The States Parties report that the Joint Technical Committee (JTC) and the Joint Site Management Committee (JSMC) each met twice during 2010 and twice in 2011. The Joint Ministerial Committee is yet to meet. Through the work of these committees annual action plans have been developed and the States Parties’ report details progress made against nine areas of activity in 2010, whilst also providing details of the intended work programme for 2011. The States Parties note that funding remains a challenge and that high staff turnover, prolonged staff vacancies and ‘economic meltdown’ in one State Party have limited the effectiveness of joint operations.

b) Site monitoring

The States Parties report the development of 57 benchmarks and indicators that are being used to monitor progress in maintaining the Outstanding Universal Value and ecological integrity of the property. Details of these benchmarks and indicators are tabulated and progress towards the achievement of each benchmark is summarised. Work on most is still ongoing.

c) Control of invasive species

The States Parties report an intensification of efforts to control invasive species in the falls area using mechanical, chemical and biological methods. A total of 2.5 ha of land was cleared of the invasive weed Lantana camara, but the States Parties note that they face significant challenges due to its rapid regeneration. The slopes of the gorges are now becoming infested and control work is dependent on State Party funding, which is inadequate.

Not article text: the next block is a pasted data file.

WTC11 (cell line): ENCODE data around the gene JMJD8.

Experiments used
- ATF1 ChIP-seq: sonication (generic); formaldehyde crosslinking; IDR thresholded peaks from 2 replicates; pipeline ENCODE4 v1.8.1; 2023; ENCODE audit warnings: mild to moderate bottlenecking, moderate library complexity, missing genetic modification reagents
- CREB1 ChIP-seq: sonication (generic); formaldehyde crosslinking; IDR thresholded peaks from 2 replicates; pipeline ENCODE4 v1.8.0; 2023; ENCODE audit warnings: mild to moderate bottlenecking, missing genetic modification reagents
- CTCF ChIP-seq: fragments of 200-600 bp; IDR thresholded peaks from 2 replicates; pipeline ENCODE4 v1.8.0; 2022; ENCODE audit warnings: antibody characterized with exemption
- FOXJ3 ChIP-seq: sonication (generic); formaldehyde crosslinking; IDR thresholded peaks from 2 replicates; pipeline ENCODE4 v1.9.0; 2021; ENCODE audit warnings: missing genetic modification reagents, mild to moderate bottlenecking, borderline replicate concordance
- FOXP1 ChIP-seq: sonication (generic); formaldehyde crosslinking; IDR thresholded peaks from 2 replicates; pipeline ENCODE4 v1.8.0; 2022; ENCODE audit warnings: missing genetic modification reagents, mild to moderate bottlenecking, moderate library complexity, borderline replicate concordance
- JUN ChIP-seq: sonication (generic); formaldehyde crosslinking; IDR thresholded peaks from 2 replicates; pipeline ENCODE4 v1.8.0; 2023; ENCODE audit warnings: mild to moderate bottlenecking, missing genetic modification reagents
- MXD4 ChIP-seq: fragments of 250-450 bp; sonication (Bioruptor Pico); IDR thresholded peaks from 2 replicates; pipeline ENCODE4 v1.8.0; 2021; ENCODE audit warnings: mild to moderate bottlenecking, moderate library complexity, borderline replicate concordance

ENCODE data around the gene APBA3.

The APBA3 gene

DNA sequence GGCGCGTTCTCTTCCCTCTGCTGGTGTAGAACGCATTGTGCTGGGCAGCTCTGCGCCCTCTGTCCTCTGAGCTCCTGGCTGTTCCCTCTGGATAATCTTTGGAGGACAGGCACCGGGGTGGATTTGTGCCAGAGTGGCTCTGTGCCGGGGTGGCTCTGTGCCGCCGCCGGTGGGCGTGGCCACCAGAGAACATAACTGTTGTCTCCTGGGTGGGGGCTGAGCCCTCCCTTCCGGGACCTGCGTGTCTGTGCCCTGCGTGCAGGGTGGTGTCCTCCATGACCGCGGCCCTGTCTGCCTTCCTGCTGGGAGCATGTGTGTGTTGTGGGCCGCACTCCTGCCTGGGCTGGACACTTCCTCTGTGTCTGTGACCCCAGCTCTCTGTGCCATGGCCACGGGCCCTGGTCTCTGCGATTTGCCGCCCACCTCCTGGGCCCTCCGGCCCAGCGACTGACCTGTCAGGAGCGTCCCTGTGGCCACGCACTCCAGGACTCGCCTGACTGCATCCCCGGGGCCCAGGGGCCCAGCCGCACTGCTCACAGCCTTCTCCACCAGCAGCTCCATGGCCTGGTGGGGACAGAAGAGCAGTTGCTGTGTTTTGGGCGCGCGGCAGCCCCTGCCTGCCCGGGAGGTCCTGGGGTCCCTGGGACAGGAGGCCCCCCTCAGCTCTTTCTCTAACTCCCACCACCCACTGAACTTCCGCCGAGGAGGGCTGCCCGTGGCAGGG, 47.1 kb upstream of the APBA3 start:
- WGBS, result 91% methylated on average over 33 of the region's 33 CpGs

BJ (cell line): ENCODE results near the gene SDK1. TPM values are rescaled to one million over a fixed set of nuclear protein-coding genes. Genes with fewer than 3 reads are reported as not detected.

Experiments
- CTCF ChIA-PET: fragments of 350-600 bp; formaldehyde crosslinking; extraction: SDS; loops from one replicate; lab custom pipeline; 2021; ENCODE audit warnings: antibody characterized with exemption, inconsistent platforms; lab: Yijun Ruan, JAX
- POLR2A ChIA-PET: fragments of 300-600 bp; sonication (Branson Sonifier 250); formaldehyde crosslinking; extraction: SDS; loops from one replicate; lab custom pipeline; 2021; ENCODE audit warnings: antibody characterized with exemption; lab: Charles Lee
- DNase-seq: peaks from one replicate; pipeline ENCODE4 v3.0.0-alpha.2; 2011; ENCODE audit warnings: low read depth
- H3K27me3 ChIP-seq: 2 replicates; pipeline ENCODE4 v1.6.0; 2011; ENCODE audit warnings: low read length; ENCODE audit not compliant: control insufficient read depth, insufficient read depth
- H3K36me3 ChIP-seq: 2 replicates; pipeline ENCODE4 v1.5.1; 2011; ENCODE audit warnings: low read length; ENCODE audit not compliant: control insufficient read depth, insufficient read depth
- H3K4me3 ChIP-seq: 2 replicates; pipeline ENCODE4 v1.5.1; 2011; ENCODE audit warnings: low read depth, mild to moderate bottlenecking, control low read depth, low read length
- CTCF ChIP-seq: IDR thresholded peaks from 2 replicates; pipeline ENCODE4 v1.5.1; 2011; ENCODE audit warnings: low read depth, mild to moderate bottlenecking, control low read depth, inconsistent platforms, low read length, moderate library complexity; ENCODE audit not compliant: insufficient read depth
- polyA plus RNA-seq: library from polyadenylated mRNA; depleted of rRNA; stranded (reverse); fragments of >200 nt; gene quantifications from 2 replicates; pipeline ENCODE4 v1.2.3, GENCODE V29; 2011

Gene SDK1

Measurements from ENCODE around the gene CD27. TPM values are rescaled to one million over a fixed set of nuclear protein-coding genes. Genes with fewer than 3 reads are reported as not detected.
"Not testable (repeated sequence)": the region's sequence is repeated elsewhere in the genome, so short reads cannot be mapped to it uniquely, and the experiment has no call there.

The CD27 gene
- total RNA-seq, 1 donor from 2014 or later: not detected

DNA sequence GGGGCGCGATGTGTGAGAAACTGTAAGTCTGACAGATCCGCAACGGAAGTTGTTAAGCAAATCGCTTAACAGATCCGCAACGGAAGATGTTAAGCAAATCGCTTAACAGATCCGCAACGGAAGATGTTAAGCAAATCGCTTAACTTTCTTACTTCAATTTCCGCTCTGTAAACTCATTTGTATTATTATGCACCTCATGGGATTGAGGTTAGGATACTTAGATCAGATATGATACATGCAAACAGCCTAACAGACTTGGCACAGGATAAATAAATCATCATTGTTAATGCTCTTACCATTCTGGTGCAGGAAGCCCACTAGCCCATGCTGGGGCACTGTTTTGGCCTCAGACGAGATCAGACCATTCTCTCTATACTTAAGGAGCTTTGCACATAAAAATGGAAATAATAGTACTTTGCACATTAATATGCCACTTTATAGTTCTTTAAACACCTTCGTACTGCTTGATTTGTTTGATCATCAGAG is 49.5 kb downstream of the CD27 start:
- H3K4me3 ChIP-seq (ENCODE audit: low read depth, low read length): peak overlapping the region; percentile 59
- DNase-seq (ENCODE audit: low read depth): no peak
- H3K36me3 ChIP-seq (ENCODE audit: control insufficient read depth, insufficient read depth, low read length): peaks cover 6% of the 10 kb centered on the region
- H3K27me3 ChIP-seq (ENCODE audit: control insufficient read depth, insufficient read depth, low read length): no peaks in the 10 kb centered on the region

d) Tourism development and regulation

The States Parties report an increase in visitor numbers over the 2009 figure, with a total of 232,400 visitors in 2010 and 215,380 during the first 11 months of 2011. A new helipad has been completed away from the falls so that helicopter operators can be relocated and noise pollution reduced. Both State Parties have upgraded their visitor centres and installed electronic ticketing equipment. Other visitor facilities have been improved on the Zimbabwe side, with a new ticket office and upgrading of ablution facilities.